You’re never too old to follow your dreams
How I found my passion in dubbing - in my 60's!
During this global lockdown period in our lives, we are being given the opportunity to reflect on all the moments, good and bad, which we have experienced in our lives to bring us to this point. In my case, here I was at the ripe “old age” of 62 thinking about exactly that… ‘Where has my life path led me up to now?’
It dawned on me that my new journey with Content Lab is influenced even by my childhood…
I was born into a typical Afrikaans family and brought up in a mining community on the Gold Fields. Growing up in a mining community is indeed a unique experience in itself. My childhood was filled with plenty of love and laughter and I had many friends during those; I still count many of them among my friends today. As is often the case in mining communities, they were from all different cultures – English, Italian, Portuguese and so on, but on the mines we all had to be fluent in both English and Afrikaans. Many of us even learned ‘Fanagalo’, which you may know as a typical mining language used between the mine workers and managers.
As young children and later as teenagers, we had to come up with new ways to amuse and entertain ourselves as we were far away from many of the amenities that could be found in “normal” communities. One way kept from being bored was to arrange garage parties at different homes every other weekend – my thirteenth birthday comes to mind. Garage Party, Oros or Kool Aid, and the seven single record “Pretty Belinda” blaring in the background. We were up to lots of mischief in those years, although mischief probably had a different, more innocent meaning back then.
In those days, I was the one who always stood up in front of the class and entertained my friends with either a good story or with my imitation of several genres of singers. I suppose that is where my interest in the dramatics began. Being an actress was a dream of mine, which originated from obtaining very limited knowledge of the subject from Jamie Uys, Katinka Heyns, Gert van der Berg and Al Debbo movies. Later in my teenage years, we would catch a school bus on a Friday evening to watch Dracula movies arranged by the school.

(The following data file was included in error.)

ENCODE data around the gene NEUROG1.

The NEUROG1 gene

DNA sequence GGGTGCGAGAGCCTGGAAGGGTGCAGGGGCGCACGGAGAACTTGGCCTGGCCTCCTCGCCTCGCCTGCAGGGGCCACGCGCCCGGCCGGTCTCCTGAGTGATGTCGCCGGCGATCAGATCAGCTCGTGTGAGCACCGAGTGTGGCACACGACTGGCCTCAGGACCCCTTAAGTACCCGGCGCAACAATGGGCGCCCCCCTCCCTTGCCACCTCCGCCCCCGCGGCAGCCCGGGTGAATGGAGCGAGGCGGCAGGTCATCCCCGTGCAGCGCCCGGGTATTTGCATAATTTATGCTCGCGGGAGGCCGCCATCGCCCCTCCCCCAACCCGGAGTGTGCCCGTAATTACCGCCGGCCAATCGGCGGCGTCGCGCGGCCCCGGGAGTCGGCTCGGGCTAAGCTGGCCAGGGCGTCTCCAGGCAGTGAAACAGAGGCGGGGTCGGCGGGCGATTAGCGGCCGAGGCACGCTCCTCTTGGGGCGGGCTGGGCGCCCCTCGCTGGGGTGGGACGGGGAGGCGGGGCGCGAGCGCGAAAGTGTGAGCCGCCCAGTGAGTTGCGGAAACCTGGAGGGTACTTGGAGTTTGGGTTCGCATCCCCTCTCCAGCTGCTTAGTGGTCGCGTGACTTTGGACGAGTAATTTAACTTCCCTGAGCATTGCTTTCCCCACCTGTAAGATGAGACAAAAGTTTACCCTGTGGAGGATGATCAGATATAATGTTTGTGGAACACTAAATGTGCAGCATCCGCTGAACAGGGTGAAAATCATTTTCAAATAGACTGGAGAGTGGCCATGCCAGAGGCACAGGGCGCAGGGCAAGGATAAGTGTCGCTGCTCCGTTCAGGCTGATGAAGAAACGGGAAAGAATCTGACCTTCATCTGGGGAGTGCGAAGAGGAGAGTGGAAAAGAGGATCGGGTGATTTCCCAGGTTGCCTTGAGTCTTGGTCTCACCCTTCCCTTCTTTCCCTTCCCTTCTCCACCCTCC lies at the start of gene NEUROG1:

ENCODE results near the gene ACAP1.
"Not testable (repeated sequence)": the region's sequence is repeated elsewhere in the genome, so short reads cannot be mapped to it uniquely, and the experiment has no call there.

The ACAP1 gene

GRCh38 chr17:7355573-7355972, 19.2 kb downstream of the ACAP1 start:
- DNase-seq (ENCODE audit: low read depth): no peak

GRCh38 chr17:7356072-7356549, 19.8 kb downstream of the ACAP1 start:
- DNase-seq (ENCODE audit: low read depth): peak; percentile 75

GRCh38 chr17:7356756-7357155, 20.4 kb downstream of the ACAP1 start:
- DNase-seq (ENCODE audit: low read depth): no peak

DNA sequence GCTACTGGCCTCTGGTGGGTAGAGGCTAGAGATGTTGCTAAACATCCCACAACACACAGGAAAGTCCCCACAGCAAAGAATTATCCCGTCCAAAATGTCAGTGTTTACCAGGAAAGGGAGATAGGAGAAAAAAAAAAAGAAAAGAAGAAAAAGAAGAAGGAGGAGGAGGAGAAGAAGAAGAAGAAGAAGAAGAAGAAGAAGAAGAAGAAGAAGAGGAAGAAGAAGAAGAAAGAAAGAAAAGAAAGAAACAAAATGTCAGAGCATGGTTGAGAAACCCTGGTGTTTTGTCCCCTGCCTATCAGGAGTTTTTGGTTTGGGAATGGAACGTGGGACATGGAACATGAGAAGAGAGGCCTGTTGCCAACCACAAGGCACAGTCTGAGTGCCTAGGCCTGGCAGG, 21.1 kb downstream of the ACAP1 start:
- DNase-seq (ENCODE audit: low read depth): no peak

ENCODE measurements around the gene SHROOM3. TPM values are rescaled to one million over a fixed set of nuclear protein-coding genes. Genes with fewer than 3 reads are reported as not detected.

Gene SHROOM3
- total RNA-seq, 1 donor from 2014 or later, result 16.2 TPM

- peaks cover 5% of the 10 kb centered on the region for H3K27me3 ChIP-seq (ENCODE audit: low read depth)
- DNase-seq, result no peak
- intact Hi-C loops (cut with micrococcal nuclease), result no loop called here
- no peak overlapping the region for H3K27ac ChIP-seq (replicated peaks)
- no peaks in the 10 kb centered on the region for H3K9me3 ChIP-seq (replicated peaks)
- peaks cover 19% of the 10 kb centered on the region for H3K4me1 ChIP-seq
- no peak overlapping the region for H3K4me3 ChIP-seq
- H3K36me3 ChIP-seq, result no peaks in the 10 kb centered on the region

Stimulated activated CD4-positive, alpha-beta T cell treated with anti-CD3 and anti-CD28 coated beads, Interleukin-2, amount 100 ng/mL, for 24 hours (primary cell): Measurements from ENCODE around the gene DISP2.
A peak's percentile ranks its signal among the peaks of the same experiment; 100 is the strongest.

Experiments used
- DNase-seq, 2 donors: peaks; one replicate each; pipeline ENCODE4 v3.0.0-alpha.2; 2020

Studying drama or even going to university was out of the question as there were simply not enough funds available. So, after I matriculated, I qualified as a Shorthand Secretary. Bilingualism was a prerequisite for many jobs in those days and I soon found a job, thanks to my childhood and consequent fluency in both languages. My secretarial career then progressed into Public Relations and that is where I was roped into the task of translating and editing of Annual Reports and such documents.
After I was married, my husband and I started our own businesses and I had to acquire new business related skills. We are still in business to this day.
My journey with Content Lab began around six years ago when I offered my services as Administrative Coordinator. However, as soon as Content Lab gained a contract to localise Turkish content into English and Afrikaans, my “other” skills were needed and I became the in-house translator. While doing that, I wondered…
I found that to be able to translate these particular television series’, one has to have a good understanding of the Afrikaans culture, dialogue, humour and storytelling. My childhood was paying off again and I was getting into dubbing. This work excited me and I felt that I had found my purpose!
An opportunity arose recently for me to audition for a voice part and I was successful. It was by no means an easy task as “dubbing fit” takes a fair amount of practice and determination. But, I had plenty of help along the way and I am willing to learn and do whatever it takes to get better and better! I am looking forward to trying my hand at more dubbing roles in the future. It feels like things have come full circle from those days standing in front of the class, projecting my voice and “acting” for an audience…
I hope my story will encourage you to keep in mind that you are never too old to learn and certainly never too old to follow your dreams! You just never know when and how they may come true.